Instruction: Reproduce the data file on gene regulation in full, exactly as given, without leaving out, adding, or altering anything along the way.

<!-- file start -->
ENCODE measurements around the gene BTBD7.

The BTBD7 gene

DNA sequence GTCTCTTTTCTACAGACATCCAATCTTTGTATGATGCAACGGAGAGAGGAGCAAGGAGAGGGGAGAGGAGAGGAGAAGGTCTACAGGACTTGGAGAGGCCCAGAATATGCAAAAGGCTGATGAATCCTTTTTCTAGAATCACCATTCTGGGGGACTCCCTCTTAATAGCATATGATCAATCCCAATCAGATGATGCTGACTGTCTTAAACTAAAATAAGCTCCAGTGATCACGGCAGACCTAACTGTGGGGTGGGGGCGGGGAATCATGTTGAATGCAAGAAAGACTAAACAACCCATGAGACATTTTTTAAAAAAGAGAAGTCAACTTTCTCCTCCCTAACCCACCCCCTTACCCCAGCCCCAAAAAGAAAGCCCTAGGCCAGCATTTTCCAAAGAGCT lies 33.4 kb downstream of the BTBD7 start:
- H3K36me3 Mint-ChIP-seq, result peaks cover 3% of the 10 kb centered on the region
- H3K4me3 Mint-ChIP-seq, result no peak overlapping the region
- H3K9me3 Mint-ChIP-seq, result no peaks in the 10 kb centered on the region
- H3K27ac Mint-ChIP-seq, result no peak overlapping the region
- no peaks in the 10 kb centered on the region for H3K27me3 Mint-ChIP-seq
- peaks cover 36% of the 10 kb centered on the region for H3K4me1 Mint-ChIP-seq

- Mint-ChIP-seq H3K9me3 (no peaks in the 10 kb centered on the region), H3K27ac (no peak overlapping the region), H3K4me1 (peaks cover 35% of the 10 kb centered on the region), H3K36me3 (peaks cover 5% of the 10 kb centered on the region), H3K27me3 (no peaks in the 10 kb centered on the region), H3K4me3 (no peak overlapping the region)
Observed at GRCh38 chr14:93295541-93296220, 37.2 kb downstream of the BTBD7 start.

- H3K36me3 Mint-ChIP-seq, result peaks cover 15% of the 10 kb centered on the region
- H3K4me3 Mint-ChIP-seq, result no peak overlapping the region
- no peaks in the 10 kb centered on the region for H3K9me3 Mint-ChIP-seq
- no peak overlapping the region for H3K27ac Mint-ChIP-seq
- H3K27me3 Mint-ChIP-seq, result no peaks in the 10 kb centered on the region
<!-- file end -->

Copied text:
ENCODE measurements around the gene BTBD7.

The BTBD7 gene

DNA sequence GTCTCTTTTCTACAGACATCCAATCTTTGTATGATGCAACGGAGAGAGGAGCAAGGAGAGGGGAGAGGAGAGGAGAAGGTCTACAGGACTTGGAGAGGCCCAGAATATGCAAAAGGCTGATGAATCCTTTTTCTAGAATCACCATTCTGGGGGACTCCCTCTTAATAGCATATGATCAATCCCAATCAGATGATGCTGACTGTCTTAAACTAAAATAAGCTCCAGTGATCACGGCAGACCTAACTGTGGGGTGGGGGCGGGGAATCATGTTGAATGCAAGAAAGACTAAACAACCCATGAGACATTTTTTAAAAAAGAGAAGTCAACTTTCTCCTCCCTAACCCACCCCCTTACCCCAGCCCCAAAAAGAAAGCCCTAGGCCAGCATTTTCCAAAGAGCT lies 33.4 kb downstream of the BTBD7 start:
- H3K36me3 Mint-ChIP-seq, result peaks cover 3% of the 10 kb centered on the region
- H3K4me3 Mint-ChIP-seq, result no peak overlapping the region
- H3K9me3 Mint-ChIP-seq, result no peaks in the 10 kb centered on the region
- H3K27ac Mint-ChIP-seq, result no peak overlapping the region
- no peaks in the 10 kb centered on the region for H3K27me3 Mint-ChIP-seq
- peaks cover 36% of the 10 kb centered on the region for H3K4me1 Mint-ChIP-seq

- Mint-ChIP-seq H3K9me3 (no peaks in the 10 kb centered on the region), H3K27ac (no peak overlapping the region), H3K4me1 (peaks cover 35% of the 10 kb centered on the region), H3K36me3 (peaks cover 5% of the 10 kb centered on the region), H3K27me3 (no peaks in the 10 kb centered on the region), H3K4me3 (no peak overlapping the region)
Observed at GRCh38 chr14:93295541-93296220, 37.2 kb downstream of the BTBD7 start.

- H3K36me3 Mint-ChIP-seq, result peaks cover 15% of the 10 kb centered on the region
- H3K4me3 Mint-ChIP-seq, result no peak overlapping the region
- no peaks in the 10 kb centered on the region for H3K9me3 Mint-ChIP-seq
- no peak overlapping the region for H3K27ac Mint-ChIP-seq
- H3K27me3 Mint-ChIP-seq, result no peaks in the 10 kb centered on the region